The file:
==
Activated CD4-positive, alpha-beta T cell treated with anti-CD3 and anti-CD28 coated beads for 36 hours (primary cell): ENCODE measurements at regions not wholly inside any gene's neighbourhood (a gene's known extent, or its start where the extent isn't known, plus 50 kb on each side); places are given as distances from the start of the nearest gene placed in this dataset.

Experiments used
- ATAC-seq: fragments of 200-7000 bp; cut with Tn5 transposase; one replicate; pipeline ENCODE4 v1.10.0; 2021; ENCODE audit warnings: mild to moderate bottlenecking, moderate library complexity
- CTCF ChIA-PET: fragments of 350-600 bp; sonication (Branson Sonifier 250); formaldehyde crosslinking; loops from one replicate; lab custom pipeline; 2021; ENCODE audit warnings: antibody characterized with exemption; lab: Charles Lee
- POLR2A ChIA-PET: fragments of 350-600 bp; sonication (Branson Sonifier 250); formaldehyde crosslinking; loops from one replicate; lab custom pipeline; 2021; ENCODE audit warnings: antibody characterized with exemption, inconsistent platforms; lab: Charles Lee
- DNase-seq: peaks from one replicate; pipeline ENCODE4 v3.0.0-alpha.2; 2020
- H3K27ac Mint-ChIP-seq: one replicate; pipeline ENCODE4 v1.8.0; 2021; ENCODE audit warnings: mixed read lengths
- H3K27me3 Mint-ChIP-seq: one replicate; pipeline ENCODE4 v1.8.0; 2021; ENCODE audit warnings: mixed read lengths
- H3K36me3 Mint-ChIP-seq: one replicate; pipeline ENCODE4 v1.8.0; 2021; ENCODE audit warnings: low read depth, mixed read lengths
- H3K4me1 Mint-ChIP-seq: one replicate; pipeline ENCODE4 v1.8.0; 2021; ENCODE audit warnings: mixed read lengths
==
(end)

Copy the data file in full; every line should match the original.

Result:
Activated CD4-positive, alpha-beta T cell treated with anti-CD3 and anti-CD28 coated beads for 36 hours (primary cell): ENCODE measurements at regions not wholly inside any gene's neighbourhood (a gene's known extent, or its start where the extent isn't known, plus 50 kb on each side); places are given as distances from the start of the nearest gene placed in this dataset.

Experiments used
- ATAC-seq: fragments of 200-7000 bp; cut with Tn5 transposase; one replicate; pipeline ENCODE4 v1.10.0; 2021; ENCODE audit warnings: mild to moderate bottlenecking, moderate library complexity
- CTCF ChIA-PET: fragments of 350-600 bp; sonication (Branson Sonifier 250); formaldehyde crosslinking; loops from one replicate; lab custom pipeline; 2021; ENCODE audit warnings: antibody characterized with exemption; lab: Charles Lee
- POLR2A ChIA-PET: fragments of 350-600 bp; sonication (Branson Sonifier 250); formaldehyde crosslinking; loops from one replicate; lab custom pipeline; 2021; ENCODE audit warnings: antibody characterized with exemption, inconsistent platforms; lab: Charles Lee
- DNase-seq: peaks from one replicate; pipeline ENCODE4 v3.0.0-alpha.2; 2020
- H3K27ac Mint-ChIP-seq: one replicate; pipeline ENCODE4 v1.8.0; 2021; ENCODE audit warnings: mixed read lengths
- H3K27me3 Mint-ChIP-seq: one replicate; pipeline ENCODE4 v1.8.0; 2021; ENCODE audit warnings: mixed read lengths
- H3K36me3 Mint-ChIP-seq: one replicate; pipeline ENCODE4 v1.8.0; 2021; ENCODE audit warnings: low read depth, mixed read lengths
- H3K4me1 Mint-ChIP-seq: one replicate; pipeline ENCODE4 v1.8.0; 2021; ENCODE audit warnings: mixed read lengths